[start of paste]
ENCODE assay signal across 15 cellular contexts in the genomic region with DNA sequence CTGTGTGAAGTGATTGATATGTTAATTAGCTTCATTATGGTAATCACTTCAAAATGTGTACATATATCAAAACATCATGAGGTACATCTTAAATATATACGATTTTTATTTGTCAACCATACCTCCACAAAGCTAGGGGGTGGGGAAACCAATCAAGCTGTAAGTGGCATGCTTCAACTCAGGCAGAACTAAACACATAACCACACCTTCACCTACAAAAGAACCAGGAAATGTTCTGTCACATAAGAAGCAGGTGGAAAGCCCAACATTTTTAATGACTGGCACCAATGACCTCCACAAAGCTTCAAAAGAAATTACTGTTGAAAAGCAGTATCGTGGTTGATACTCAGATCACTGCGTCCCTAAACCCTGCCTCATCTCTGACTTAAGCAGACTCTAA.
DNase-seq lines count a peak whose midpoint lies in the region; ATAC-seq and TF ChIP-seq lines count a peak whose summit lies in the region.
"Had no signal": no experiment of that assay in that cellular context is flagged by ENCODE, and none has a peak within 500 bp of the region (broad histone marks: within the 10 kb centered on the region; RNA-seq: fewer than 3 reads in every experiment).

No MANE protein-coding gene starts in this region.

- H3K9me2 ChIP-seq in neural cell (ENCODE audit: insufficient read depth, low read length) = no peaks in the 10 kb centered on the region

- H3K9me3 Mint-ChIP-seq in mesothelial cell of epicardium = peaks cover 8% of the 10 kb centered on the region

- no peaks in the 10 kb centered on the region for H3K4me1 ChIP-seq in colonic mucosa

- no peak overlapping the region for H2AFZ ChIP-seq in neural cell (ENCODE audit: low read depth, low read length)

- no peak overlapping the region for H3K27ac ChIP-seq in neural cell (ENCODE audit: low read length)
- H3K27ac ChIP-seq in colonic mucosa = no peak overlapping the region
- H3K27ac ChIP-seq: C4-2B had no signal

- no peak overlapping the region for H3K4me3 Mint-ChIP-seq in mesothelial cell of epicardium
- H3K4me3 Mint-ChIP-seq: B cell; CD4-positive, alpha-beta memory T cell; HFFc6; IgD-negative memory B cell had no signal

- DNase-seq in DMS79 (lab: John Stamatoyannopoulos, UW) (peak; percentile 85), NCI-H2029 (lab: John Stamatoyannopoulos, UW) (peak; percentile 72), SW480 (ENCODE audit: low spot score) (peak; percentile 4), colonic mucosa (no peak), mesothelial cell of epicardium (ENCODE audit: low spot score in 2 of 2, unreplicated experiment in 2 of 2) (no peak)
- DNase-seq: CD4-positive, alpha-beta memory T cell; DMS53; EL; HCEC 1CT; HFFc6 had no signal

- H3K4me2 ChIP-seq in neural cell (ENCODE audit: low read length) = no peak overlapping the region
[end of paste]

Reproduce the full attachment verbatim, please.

ENCODE assay signal across 15 cellular contexts in the genomic region with DNA sequence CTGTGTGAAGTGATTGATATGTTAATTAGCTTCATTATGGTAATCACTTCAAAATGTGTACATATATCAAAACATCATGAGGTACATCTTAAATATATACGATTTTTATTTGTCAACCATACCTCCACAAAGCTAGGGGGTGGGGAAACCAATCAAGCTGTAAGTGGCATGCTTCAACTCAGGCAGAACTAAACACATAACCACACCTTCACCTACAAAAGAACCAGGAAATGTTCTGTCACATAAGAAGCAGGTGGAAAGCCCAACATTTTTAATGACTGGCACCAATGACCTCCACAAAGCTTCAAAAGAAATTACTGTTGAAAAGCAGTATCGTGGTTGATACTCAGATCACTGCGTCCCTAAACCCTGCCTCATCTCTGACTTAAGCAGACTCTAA.
DNase-seq lines count a peak whose midpoint lies in the region; ATAC-seq and TF ChIP-seq lines count a peak whose summit lies in the region.
"Had no signal": no experiment of that assay in that cellular context is flagged by ENCODE, and none has a peak within 500 bp of the region (broad histone marks: within the 10 kb centered on the region; RNA-seq: fewer than 3 reads in every experiment).

No MANE protein-coding gene starts in this region.

- H3K9me2 ChIP-seq in neural cell (ENCODE audit: insufficient read depth, low read length) = no peaks in the 10 kb centered on the region

- H3K9me3 Mint-ChIP-seq in mesothelial cell of epicardium = peaks cover 8% of the 10 kb centered on the region

- no peaks in the 10 kb centered on the region for H3K4me1 ChIP-seq in colonic mucosa

- no peak overlapping the region for H2AFZ ChIP-seq in neural cell (ENCODE audit: low read depth, low read length)

- no peak overlapping the region for H3K27ac ChIP-seq in neural cell (ENCODE audit: low read length)
- H3K27ac ChIP-seq in colonic mucosa = no peak overlapping the region
- H3K27ac ChIP-seq: C4-2B had no signal

- no peak overlapping the region for H3K4me3 Mint-ChIP-seq in mesothelial cell of epicardium
- H3K4me3 Mint-ChIP-seq: B cell; CD4-positive, alpha-beta memory T cell; HFFc6; IgD-negative memory B cell had no signal

- DNase-seq in DMS79 (lab: John Stamatoyannopoulos, UW) (peak; percentile 85), NCI-H2029 (lab: John Stamatoyannopoulos, UW) (peak; percentile 72), SW480 (ENCODE audit: low spot score) (peak; percentile 4), colonic mucosa (no peak), mesothelial cell of epicardium (ENCODE audit: low spot score in 2 of 2, unreplicated experiment in 2 of 2) (no peak)
- DNase-seq: CD4-positive, alpha-beta memory T cell; DMS53; EL; HCEC 1CT; HFFc6 had no signal

- H3K4me2 ChIP-seq in neural cell (ENCODE audit: low read length) = no peak overlapping the region